Re:Firstes Postes! (0)

Anonymous Coward | more than 9 years ago | (#9514180)

You forgot to put double spaces between end punctuation -- just like you did in your masterful treatise on p2p, lamer!

Furthermore, you fail it!

How many clusters (5, Interesting)

Anonymous Coward | more than 9 years ago | (#9513209)

actually have hetergenous hardware platforms? It would be interesting to see a G5/Xeon/Athlon cluster make the top 10 in speed.

Re:How many clusters (5, Funny)

aixou (756713) | more than 9 years ago | (#9513249)

That would bring a tear to my eye. "I have a dream that one day, all different architectures can work together in a single cluster, and processors will be judged not by the flavor of their bits, but by the speed of their results."

Re:How many clusters (4, Funny)

foidulus (743482) | more than 9 years ago | (#9513261)

I have a dream that one day, all different architectures can work together in a single cluster, and processors will be judged not by the flavor of their bits, but by the speed of their results.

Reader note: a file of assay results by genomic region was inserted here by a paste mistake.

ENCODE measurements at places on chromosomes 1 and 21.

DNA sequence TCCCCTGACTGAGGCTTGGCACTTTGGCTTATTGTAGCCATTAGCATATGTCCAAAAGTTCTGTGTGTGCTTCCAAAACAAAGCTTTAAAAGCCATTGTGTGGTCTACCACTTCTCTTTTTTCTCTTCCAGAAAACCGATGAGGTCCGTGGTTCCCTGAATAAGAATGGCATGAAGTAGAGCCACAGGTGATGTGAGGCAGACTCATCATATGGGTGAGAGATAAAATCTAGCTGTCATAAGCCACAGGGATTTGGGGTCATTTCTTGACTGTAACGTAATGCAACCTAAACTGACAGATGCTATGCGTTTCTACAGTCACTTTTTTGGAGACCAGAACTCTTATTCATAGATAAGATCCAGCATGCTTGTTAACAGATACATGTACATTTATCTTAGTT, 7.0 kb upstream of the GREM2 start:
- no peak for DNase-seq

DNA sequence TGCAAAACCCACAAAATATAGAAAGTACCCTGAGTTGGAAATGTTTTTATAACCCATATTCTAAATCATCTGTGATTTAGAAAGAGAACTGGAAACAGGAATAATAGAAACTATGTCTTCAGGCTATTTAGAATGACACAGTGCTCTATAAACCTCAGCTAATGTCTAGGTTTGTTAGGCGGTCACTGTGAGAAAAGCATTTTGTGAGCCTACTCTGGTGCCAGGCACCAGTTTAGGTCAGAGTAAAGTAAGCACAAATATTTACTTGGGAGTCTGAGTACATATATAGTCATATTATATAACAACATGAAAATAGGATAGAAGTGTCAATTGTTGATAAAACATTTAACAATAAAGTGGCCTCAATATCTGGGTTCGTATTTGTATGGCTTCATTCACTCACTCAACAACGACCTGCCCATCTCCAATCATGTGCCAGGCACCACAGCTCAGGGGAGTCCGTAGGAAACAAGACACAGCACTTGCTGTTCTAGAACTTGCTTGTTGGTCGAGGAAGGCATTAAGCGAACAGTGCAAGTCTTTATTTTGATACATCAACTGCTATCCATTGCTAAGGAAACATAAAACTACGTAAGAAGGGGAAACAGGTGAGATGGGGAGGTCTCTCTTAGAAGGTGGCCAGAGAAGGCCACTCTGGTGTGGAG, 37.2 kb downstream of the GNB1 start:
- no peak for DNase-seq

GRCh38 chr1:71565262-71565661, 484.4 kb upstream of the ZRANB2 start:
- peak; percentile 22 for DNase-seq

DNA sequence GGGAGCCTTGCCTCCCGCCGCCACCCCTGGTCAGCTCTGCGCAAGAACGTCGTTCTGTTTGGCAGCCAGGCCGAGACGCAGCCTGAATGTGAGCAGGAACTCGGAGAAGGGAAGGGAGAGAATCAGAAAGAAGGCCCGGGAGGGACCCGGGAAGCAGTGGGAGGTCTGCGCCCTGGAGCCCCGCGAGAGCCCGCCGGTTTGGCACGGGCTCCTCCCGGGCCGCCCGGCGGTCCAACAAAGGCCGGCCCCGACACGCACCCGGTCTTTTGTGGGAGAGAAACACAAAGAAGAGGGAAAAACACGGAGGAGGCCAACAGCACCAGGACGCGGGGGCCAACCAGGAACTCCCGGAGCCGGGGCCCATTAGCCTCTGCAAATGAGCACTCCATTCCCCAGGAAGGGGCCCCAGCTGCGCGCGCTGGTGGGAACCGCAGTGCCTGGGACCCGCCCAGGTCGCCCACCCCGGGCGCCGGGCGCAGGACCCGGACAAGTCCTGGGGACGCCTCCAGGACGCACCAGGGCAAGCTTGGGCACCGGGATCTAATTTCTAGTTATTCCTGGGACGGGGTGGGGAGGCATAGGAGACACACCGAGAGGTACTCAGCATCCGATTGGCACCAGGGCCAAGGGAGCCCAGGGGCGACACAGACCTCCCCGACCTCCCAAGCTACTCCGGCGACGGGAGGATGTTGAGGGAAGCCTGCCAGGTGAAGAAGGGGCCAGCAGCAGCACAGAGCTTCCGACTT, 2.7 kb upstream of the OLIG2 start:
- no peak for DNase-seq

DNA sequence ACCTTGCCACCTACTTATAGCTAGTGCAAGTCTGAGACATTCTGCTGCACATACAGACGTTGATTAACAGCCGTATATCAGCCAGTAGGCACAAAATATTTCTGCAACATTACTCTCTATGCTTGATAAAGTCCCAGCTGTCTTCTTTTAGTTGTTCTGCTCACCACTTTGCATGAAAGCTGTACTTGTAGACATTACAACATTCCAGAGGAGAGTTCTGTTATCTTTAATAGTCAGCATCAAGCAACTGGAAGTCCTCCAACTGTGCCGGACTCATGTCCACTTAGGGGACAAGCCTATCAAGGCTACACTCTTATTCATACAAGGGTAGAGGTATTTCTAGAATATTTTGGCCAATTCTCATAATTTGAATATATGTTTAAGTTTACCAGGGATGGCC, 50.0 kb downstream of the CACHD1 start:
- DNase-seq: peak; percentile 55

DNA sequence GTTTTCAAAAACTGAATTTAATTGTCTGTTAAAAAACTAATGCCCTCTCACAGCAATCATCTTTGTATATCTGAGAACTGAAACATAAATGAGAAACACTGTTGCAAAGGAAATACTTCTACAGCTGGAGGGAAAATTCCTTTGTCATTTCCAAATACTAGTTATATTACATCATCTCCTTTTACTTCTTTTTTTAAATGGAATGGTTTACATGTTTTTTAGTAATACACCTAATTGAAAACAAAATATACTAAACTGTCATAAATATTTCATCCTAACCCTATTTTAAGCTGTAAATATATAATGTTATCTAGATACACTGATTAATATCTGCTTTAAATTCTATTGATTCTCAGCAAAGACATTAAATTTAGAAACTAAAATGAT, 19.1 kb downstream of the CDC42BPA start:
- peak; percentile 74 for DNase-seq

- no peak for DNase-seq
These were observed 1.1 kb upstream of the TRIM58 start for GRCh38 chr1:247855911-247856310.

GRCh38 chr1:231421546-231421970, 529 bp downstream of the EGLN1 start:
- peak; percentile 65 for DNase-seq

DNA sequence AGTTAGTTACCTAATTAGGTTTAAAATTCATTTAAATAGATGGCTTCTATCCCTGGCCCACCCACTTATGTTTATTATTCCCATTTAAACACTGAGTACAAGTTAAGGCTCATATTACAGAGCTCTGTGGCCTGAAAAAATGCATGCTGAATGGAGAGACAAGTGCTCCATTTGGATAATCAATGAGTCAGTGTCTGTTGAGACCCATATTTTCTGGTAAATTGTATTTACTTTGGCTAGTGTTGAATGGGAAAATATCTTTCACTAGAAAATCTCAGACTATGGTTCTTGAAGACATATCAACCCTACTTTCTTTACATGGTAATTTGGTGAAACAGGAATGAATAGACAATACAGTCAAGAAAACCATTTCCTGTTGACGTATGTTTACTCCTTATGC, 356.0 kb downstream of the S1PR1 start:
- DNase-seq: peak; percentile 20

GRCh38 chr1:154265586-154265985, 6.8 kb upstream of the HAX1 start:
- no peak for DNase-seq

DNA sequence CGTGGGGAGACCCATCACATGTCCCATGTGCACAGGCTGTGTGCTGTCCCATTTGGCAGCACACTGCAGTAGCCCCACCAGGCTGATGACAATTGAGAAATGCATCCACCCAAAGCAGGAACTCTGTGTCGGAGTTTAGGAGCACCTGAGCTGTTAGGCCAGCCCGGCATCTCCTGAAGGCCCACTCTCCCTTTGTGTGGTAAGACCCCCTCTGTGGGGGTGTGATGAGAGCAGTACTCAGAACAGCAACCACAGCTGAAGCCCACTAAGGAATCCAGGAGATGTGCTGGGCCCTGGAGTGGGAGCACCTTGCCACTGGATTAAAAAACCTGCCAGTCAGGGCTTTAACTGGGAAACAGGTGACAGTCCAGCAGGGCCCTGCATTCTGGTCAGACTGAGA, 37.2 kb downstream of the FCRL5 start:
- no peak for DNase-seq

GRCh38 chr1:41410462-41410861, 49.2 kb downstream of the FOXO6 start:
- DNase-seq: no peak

You forgot, "as long as they don't run Windows!"

Re:How many clusters (1)

0racle (667029) | more than 9 years ago | (#9513269)

I think you'll find thats to a large extent implied when you say 'different architectures.'

Re:How many clusters (3, Informative)

foidulus (743482) | more than 9 years ago | (#9513325)

Well, windows runs on Athlons and Xeons....and technically it runs on a G5(the XBox 2 dev kit that MS distributed is a modded NT kernel is run on a dual G5), so it's possible to do it on Windows, but why would you want to?

Re:How many clusters (4, Informative)

0racle (667029) | more than 9 years ago | (#9513496)

Well firstly, since Windows is more then just a kernel, just because the Dev kit has it does not mean Windows as a whole does. Secondly, Athalons, P4, Celerons and Xeons are all the same architecture, ia32. If you had used the P4 and say, Itanium or Opteron/A64 you would have a point, which is why I qualified the statement in the beginning with 'to a large extent.'

Re:How many clusters (0)

Anonymous Coward | more than 9 years ago | (#9513776)

Hmm, the kernel would probably be the worst to port without source code, you could probably port the rest over (well, not drivers) with comparative ease (and a very complete knowledge of x86 and ppc machine code). . .I wonder how long it will be before some frustrated mac user gives it a try?